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Tyler Fellow Update: Julian Yolles

Posted On December 15, 2014 | 10:48 am | by jessicas | Permalink

Julian Yolles is currently a doctoral candidate in medieval Latin philology at Harvard University.

In my dissertation, I study all of the extant Latin literary output of the crusader Levant in the late-eleventh and twelfth centuries, from the establishment of the first so-called Crusader State at the County of Edessa in 1098 to the fall of Jerusalem in 1187. I am particularly interested in what these texts can tell us about a developing Latin literary culture in the Crusader States: how do authors engage with inherited textual traditions while shaping their own, how do they view their own nascent culture in relation both to the cultural environments that surround them and the West, and what role do religious and political institutions play?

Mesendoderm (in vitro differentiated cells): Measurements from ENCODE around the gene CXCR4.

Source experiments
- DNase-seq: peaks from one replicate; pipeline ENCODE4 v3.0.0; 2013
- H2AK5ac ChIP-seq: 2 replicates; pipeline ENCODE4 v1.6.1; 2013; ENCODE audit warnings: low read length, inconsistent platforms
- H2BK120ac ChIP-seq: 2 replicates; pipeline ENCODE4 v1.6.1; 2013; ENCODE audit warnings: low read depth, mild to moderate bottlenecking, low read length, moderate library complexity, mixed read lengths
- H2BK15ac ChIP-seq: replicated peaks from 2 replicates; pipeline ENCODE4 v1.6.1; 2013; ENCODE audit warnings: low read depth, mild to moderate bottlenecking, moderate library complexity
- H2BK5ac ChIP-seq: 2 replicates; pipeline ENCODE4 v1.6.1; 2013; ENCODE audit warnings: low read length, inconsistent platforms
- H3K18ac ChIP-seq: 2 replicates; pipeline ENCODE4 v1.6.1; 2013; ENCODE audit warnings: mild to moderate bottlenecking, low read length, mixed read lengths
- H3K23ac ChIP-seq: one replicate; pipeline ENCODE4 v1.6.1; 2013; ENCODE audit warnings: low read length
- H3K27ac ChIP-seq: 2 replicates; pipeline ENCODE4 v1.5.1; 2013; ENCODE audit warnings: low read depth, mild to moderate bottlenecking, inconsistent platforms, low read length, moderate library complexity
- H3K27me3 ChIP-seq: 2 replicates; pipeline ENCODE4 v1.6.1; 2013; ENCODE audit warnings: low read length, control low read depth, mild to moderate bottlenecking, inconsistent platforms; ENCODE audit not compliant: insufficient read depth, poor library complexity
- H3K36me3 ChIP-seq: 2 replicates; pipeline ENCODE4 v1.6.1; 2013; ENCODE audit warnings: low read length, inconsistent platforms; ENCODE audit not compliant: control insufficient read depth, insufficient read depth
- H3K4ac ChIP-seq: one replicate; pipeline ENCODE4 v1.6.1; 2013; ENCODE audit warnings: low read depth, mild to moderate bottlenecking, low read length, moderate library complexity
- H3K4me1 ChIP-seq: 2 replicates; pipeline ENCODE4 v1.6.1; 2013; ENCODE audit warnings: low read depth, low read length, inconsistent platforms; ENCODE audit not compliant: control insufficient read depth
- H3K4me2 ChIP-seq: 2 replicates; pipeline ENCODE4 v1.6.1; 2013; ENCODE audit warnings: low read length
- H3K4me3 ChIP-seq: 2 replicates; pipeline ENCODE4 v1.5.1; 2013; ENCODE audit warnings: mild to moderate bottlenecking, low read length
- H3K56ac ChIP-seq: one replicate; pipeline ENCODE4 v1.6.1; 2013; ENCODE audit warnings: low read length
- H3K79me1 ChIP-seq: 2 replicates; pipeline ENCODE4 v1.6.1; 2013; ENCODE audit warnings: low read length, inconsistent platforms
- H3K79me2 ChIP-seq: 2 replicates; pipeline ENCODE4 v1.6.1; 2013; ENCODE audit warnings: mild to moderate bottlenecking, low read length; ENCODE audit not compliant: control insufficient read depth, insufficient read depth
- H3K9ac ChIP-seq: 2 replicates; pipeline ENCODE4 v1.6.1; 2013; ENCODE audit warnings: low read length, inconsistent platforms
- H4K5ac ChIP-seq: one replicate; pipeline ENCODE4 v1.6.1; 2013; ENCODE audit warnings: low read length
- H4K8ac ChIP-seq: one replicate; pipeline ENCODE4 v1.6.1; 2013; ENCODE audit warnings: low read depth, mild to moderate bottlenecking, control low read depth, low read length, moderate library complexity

In my first year of the William R. Tyler Fellowship, I was in residence at Dumbarton Oaks and collaborated on the Dumbarton Oaks Medieval Library as part of my institutional project. I copyedited and proofread editions and translations of medieval Latin texts and ensured that adequate notes were provided for the benefit of a general audience.

As part of my travel and research year of the Tyler Fellowship, I have spent the past three months traveling through various libraries in Europe and Israel to consult medieval manuscript witnesses of the texts I study, and to examine manuscripts that show traces of having been in the Levant during the crusader period. In just under three months, I consulted twenty-three manuscripts and traveled to some thirty cities in seven countries, from London to Jerusalem. During my time in Israel, I spent three weeks at the Kenyon Institute and Research Library of the Council for British Research in the Levant and attended the first-ever manuscript conference and exhibition held at Saint Savior’s Library of the Studium Biblicum Franciscanum in Jerusalem. I also attended the Seventh International Medieval Latin Congress, held in Lyons, where I presented a paper on William of Tyre’s use of Einhard’s biography of Charlemagne as part of his own agenda as historiographer of the Kingdom of Jerusalem.